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    ABSTRACT: Introduction: Although a good deal of research in public health has been performed, large inequalities still exist in health. It is necessary to know how knowledge is generated and disseminated to the public in order for research to reach decision-makers. Objective: To characterize public health research networks in Santander, Colombia. Materials and methods: Analysis of social networks based on co-authorship of scientific publications by researchers living in Santander in 2012. Researchers were identified using a "snowball" technique. The publications search was conducted using national and international databases. The density and average geodesic distance of networks were calculated, as was the size, pairs, brokers and homophily of egocentric networks. Results: There were 531 researchers. Most worked in epidemiology (77.59%), and in more than one thematic field. The network density was 0.0058 and the average geodesic distance was 4.418. Several indicators suggested that the most cohesive egocentric networks were those in which researches investigated more than in one knowledge area or in epidemiology. Homophily was lower for health systems, biostatistics and social and behavioral sciences, as well as private hospitals and the public university. Conclusions: The network structure suggests a growth phase in research and a predominance of epidemi-ology. Other public health areas need strengthening so as to better address the health needs of the state.
    Biomédica: revista del Instituto Nacional de Salud 06/2014; 34(2):300-307.
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    ABSTRACT: Introduction: Professionalism is a subject of interest in medical schools around the world. The use of a questionnaire could be useful to assess professionalism in Colombia. Objective: To adapt The Penn State University College of Medicine Professionalism Questionnaire as a culturally valid instrument in the Spanish language. Materials and methods: We followed recommendations from the IQOLA project and used forward and back translation with four independent translations, as well as a pilot evaluation and an evaluation of psychometric features with 250 students. We evaluated item-scale correlations and internal consistency with Chronbach´s alpha test and conducted a principal components factor analysis. Results: Global Cronbach´s alpha was 0.86, the Kaiser-Meyer-Olkin measure of sampling adequacy was 0.83, and Bartlett´s test of sphericity had a p >0.00001. We found six factors that explained 93% of the total variance and four new factors emerged in the factor analysis, while eight items had high uniqueness. Conclusion: The Penn State University College of Medicine Scale measures professionalism attitudes in medical students with good reliability. However, the structure of the scale demonstrated differences when used in the Latin American medical student population.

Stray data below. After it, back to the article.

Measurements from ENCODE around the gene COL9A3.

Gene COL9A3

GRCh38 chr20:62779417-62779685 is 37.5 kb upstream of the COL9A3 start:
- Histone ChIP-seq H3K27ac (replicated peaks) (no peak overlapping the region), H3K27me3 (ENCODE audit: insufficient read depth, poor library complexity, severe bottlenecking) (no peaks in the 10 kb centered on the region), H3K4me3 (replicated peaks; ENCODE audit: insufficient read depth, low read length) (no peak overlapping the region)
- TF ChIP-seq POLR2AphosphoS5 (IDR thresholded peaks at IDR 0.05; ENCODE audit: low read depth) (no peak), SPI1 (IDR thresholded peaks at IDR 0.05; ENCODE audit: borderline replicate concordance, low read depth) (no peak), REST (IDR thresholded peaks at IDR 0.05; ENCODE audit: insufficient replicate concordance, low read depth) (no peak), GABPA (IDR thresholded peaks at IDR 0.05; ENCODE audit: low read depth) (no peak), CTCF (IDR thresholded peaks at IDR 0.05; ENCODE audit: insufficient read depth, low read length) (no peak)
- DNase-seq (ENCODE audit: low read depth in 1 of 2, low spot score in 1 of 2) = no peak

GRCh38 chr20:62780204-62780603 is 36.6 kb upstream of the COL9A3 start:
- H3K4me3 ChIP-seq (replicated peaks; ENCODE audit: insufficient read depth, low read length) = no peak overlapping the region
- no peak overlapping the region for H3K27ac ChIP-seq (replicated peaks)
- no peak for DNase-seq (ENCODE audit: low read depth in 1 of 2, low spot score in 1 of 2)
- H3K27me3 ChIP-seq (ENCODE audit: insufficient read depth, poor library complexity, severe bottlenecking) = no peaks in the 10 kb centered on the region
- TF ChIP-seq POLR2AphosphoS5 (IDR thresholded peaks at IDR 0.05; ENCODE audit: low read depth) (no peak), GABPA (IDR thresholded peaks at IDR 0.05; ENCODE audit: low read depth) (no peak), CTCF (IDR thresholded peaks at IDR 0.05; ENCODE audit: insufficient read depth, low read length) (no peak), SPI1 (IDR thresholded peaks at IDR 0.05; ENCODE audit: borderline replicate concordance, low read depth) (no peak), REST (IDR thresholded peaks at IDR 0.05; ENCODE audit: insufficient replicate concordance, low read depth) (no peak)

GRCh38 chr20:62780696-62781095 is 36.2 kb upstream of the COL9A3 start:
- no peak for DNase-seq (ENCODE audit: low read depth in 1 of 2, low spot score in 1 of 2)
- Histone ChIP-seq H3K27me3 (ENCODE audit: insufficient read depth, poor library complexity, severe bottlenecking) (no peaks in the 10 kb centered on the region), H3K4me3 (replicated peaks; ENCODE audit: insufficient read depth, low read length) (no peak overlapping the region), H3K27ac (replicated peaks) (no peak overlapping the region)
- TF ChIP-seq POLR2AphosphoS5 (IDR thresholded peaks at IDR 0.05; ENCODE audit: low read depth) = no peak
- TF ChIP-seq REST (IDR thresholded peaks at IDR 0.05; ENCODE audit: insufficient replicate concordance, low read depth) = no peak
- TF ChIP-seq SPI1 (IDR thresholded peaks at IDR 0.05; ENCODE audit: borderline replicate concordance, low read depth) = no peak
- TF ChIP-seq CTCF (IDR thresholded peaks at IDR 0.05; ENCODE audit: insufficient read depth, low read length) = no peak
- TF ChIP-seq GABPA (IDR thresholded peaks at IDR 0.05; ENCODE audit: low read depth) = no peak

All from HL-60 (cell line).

Biomédica: revista del Instituto Nacional de Salud 06/2014; 34(2):291-299.